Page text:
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With sales of the 357 down, Colt decided to simplify the line in 1961 by discontinuing the 357 and offering the Trooper in .357 Magnum as well as .38 Special.
The new Trooper model was really nothing more than the Colt Officer's Model Match with a ramped front sight on a large ramp base.
The Frame was Colt's standard medium size "E" frame that had been made virtually unchanged since 1908.
The transfer bar ignition features a firing pin mounted in the frame.
Colt designed the action with specially heat-treated parts for maximum long service life.
Designed as a less expensive alternative to the upscale Colt .357 and the later Colt Python, it was marketed to law enforcement agencies as well as civilian firearms enthusiasts and collectors.
Introduced to the firearms market by the Colt's Manufacturing Company in 1953, the Trooper and its high-end cousin, the .357 Magnum, were introduced with the intention of addressing the medium frame revolver market, as law enforcement officers had long complained about the weight of earlier models.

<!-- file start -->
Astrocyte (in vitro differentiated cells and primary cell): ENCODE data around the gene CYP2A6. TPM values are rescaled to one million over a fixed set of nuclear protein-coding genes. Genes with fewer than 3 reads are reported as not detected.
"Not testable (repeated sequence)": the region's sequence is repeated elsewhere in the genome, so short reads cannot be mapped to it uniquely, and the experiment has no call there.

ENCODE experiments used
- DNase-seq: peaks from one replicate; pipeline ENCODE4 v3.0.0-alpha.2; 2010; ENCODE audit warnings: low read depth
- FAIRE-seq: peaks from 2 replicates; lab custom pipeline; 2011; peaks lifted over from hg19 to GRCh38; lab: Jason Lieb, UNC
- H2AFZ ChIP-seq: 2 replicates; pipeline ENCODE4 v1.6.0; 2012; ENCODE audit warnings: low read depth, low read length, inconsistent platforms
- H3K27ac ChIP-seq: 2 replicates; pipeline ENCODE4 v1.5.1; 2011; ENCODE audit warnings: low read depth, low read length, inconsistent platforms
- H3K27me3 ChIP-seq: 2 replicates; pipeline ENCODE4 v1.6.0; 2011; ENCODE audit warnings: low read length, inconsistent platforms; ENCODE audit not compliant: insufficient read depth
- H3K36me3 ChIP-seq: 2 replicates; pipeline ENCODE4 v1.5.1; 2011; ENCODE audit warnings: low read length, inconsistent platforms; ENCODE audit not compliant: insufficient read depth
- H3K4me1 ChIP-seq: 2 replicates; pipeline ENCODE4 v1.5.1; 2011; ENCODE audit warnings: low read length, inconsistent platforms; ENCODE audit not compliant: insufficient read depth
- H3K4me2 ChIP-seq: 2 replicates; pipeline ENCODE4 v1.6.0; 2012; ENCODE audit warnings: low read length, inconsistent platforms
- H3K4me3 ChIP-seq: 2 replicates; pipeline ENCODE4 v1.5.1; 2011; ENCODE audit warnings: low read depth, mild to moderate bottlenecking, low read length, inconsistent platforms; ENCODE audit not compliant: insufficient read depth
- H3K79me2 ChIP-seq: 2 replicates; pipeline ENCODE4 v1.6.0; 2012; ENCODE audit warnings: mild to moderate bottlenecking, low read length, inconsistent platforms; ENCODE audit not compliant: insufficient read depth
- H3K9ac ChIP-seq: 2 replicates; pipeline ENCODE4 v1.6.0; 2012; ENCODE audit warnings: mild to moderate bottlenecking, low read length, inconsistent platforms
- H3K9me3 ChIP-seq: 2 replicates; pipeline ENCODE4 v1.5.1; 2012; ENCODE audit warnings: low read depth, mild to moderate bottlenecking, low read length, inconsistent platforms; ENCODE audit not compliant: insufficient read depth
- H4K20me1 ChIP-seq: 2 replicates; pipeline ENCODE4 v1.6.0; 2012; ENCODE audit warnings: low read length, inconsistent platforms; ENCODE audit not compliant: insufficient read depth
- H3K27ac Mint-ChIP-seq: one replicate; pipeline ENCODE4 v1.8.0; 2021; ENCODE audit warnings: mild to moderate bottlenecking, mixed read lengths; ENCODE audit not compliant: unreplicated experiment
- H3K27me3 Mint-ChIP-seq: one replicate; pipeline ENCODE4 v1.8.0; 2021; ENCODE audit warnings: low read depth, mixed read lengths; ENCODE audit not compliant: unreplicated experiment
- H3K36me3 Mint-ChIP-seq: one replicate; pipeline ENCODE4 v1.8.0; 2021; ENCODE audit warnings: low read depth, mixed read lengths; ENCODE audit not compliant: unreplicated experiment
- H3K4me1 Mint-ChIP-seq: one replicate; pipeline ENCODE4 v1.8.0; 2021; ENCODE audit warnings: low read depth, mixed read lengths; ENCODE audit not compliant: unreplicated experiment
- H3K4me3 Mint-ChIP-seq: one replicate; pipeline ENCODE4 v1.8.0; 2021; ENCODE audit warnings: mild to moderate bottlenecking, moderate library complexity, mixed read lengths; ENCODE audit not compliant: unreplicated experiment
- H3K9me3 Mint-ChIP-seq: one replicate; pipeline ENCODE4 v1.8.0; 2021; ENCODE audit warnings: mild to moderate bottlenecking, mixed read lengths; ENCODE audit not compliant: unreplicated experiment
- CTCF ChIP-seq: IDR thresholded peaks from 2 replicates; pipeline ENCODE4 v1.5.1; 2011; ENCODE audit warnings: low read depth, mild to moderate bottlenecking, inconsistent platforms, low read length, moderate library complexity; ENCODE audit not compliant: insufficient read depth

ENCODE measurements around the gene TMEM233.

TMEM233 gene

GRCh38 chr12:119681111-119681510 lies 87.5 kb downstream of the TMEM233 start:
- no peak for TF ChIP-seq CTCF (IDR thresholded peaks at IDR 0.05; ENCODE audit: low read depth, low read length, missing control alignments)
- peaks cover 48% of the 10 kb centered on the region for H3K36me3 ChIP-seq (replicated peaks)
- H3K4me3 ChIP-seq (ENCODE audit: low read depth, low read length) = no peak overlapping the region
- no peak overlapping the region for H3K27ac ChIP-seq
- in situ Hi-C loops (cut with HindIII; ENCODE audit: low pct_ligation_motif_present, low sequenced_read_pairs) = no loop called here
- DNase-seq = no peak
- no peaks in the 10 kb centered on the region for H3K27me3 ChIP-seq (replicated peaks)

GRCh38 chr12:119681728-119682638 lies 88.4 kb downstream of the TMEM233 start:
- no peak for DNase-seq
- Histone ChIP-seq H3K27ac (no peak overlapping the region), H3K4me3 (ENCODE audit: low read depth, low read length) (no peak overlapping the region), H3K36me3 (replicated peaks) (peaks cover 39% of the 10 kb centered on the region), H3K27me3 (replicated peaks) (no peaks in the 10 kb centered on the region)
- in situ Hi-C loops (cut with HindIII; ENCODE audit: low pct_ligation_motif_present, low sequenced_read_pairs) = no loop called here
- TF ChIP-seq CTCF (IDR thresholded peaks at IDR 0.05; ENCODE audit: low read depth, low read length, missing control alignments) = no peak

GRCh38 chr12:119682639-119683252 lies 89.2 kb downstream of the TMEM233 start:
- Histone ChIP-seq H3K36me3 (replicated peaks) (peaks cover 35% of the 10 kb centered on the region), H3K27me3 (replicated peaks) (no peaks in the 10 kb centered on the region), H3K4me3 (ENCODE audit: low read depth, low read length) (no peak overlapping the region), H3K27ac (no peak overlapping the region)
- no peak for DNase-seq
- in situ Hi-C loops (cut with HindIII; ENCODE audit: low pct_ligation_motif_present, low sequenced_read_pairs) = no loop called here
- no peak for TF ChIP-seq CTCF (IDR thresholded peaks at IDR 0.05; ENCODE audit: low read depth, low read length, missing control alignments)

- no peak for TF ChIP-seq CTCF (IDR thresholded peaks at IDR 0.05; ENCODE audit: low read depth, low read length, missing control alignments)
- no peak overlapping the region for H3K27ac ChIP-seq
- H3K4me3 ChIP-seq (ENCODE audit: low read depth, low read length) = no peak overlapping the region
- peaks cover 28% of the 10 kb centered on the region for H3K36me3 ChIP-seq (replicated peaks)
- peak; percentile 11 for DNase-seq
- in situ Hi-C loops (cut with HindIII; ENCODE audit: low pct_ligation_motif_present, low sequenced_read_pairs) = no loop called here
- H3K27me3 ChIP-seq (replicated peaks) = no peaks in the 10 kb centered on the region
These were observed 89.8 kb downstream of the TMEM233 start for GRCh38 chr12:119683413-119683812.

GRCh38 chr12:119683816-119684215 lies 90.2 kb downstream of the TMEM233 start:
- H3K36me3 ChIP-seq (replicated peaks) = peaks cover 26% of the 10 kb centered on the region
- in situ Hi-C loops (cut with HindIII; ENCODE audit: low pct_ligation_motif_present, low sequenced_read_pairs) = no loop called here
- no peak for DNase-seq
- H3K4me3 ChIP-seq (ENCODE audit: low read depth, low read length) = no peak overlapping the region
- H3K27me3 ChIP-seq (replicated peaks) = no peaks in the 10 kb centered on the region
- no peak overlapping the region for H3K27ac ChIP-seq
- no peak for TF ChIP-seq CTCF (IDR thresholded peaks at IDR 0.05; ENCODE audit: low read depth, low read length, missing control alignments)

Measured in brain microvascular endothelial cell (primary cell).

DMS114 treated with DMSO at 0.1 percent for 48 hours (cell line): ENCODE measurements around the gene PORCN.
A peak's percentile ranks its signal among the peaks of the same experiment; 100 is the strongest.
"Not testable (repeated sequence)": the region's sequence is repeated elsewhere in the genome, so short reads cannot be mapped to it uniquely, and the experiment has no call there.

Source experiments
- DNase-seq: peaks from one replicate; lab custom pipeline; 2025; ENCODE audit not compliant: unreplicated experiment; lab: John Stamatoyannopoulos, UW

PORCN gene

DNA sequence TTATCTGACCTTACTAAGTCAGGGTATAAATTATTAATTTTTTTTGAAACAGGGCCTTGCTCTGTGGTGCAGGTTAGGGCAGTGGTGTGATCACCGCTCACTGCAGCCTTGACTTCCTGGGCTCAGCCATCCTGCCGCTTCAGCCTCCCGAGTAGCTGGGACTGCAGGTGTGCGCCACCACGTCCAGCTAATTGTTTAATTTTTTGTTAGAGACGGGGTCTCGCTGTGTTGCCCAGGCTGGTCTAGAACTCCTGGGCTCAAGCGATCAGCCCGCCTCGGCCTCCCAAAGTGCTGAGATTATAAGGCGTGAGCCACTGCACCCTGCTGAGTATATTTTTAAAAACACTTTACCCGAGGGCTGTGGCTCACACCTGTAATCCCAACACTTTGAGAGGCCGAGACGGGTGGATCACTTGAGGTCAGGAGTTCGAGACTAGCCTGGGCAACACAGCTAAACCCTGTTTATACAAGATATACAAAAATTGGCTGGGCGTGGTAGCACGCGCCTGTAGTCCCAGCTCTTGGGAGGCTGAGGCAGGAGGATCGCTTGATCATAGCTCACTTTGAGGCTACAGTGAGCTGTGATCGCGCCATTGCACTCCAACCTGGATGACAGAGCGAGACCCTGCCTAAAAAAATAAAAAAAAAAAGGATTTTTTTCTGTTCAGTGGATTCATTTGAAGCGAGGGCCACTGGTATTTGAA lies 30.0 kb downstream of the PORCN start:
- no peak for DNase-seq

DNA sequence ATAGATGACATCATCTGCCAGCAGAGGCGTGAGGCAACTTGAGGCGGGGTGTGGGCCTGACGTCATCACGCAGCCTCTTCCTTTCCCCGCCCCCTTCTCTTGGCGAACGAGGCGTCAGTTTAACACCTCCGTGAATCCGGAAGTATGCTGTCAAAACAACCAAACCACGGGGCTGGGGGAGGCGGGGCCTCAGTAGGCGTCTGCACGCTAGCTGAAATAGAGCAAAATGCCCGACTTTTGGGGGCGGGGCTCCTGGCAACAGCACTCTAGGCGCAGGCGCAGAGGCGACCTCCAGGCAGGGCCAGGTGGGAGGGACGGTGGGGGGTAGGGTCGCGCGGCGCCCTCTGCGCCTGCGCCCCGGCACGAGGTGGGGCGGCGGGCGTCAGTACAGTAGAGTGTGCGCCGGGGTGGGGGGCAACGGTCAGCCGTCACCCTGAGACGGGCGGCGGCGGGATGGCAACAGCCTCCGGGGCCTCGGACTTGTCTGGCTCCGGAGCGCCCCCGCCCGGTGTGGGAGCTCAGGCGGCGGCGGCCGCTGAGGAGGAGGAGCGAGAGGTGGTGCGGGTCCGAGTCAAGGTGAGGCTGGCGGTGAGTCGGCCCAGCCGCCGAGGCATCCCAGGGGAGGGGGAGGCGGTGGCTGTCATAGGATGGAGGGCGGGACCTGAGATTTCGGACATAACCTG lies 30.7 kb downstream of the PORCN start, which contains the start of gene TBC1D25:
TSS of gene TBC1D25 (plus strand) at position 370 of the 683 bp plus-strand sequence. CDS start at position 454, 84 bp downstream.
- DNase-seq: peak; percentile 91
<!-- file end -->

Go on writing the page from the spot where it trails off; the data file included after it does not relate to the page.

Manufactured with fine carbon steel, it was available in both blued and nickel-plated finishes.
How to search for your firearm or gun date of creation or manufacture via it's serial number.
During the 1960s and 1970s several revolver manufacturers adopted the transfer bar ignition system.
This includes Charter Arms, Colt, Ruger, and Dan Wesson.